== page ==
Simply put, a bond is a debt instrument. The issuer needs to pay interest to the bond holder at a pre-set rate on a regular basis and repay the invested principal on a specific date.
In other words, when an investor purchases a bond, he is effectively lending money to the issuer, which is typically a government, a private company, a supranational organisation or another type of agency. The issuer must promise, in the terms of the issuance, that it will pay interest at the pre-determined rate (i.e. coupon rate) during the lifespan of the bond, and repay the face value of the bond, which means the sum originally invested, on maturity.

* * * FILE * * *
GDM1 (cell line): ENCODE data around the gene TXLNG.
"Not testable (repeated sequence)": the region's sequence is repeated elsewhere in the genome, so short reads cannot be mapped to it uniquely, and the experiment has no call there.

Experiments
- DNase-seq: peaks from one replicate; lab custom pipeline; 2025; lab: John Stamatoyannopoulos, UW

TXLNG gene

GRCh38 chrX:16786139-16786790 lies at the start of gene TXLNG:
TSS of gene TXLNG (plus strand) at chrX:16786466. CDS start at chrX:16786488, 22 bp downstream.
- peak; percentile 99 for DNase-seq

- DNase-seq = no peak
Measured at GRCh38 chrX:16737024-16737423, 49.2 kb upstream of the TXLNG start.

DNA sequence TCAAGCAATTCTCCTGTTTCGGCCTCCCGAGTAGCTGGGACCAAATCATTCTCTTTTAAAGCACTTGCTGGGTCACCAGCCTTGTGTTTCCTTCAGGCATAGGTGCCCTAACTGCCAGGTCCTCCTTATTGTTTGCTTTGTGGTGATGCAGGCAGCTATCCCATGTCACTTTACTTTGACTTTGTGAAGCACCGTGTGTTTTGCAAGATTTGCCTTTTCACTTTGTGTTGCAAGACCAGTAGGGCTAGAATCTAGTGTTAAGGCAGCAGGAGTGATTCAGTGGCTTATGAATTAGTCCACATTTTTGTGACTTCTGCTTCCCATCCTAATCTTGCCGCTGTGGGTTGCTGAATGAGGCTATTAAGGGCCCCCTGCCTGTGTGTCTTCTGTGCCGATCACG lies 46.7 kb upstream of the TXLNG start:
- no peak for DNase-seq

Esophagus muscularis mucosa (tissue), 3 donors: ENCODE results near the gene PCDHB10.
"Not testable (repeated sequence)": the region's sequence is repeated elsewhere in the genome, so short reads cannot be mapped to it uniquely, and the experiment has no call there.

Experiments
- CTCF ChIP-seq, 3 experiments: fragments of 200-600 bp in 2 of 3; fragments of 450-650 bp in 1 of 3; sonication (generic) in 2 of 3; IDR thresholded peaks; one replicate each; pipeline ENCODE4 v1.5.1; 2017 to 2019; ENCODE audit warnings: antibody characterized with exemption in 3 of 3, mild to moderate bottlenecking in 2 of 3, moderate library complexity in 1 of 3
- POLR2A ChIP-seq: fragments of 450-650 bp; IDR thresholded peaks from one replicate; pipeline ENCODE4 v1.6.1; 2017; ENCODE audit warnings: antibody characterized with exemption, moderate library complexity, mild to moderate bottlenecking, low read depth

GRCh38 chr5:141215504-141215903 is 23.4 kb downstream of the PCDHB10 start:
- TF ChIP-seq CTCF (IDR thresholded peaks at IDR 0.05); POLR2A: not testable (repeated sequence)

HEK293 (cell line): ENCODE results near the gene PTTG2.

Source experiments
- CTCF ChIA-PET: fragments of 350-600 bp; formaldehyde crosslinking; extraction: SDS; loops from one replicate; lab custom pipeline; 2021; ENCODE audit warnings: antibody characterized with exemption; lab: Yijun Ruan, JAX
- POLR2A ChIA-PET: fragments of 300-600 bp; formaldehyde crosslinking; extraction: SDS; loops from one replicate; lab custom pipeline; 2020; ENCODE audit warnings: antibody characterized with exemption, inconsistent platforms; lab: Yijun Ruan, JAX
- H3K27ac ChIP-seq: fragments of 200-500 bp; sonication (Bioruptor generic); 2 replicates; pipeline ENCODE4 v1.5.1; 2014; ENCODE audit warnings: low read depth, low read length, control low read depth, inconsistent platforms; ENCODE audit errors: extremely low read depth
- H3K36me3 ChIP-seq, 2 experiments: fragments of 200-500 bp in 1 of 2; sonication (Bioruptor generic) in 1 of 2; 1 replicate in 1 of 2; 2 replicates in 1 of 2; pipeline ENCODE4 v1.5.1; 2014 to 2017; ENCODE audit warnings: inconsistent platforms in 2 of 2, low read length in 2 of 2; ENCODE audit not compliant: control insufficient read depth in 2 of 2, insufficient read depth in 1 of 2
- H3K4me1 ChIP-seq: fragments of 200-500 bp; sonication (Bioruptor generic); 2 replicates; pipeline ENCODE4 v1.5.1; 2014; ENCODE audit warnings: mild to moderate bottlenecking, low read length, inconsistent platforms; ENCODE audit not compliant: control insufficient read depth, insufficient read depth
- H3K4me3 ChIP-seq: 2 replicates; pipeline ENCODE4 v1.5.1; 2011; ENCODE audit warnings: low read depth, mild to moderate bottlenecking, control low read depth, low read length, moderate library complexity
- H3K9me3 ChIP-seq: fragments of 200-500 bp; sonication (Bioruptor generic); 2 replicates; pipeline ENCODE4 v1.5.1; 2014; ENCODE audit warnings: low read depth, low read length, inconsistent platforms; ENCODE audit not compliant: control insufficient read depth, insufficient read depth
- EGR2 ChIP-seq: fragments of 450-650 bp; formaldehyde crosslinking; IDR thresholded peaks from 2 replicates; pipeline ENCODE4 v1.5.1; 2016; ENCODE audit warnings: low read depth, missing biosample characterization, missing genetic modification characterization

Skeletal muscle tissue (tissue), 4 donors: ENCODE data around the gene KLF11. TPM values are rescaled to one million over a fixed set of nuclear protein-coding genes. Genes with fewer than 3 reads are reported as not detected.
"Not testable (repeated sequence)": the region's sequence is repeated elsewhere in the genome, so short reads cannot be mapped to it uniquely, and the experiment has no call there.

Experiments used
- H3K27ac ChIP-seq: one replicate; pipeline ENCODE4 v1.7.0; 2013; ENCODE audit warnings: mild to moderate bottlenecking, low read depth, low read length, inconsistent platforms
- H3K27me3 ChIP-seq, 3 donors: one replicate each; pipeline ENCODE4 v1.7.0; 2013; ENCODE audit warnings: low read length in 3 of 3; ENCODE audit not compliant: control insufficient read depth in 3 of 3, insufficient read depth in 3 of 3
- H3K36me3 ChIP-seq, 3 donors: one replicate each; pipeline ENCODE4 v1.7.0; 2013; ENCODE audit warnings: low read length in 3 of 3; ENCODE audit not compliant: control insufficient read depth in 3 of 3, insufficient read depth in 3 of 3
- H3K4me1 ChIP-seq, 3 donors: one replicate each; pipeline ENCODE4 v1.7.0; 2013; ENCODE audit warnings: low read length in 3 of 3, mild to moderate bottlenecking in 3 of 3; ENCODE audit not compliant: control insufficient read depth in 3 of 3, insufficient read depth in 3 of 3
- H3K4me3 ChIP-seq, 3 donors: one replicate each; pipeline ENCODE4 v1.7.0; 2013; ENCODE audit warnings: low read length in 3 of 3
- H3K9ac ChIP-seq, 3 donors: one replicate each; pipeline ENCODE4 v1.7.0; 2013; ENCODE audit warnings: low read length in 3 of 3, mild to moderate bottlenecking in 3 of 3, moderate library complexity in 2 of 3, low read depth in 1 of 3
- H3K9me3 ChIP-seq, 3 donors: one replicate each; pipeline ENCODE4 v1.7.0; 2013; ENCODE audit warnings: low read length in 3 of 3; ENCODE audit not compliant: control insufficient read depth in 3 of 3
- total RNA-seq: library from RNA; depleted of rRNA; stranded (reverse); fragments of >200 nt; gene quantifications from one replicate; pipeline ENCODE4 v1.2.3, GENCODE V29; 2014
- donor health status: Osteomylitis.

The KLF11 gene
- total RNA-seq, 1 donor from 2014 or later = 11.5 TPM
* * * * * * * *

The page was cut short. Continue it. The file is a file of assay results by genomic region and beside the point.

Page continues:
The term of a bond, defined at the time of issuance, is referred to as tenor or maturity. In general, the longer the maturity, the higher the coupon rate will be. Short-dated bonds usually have a maturity of up to two years, while for medium-term bonds it is 2 to 10 years; bonds with maturity longer than 10 years are defined as long-term bonds.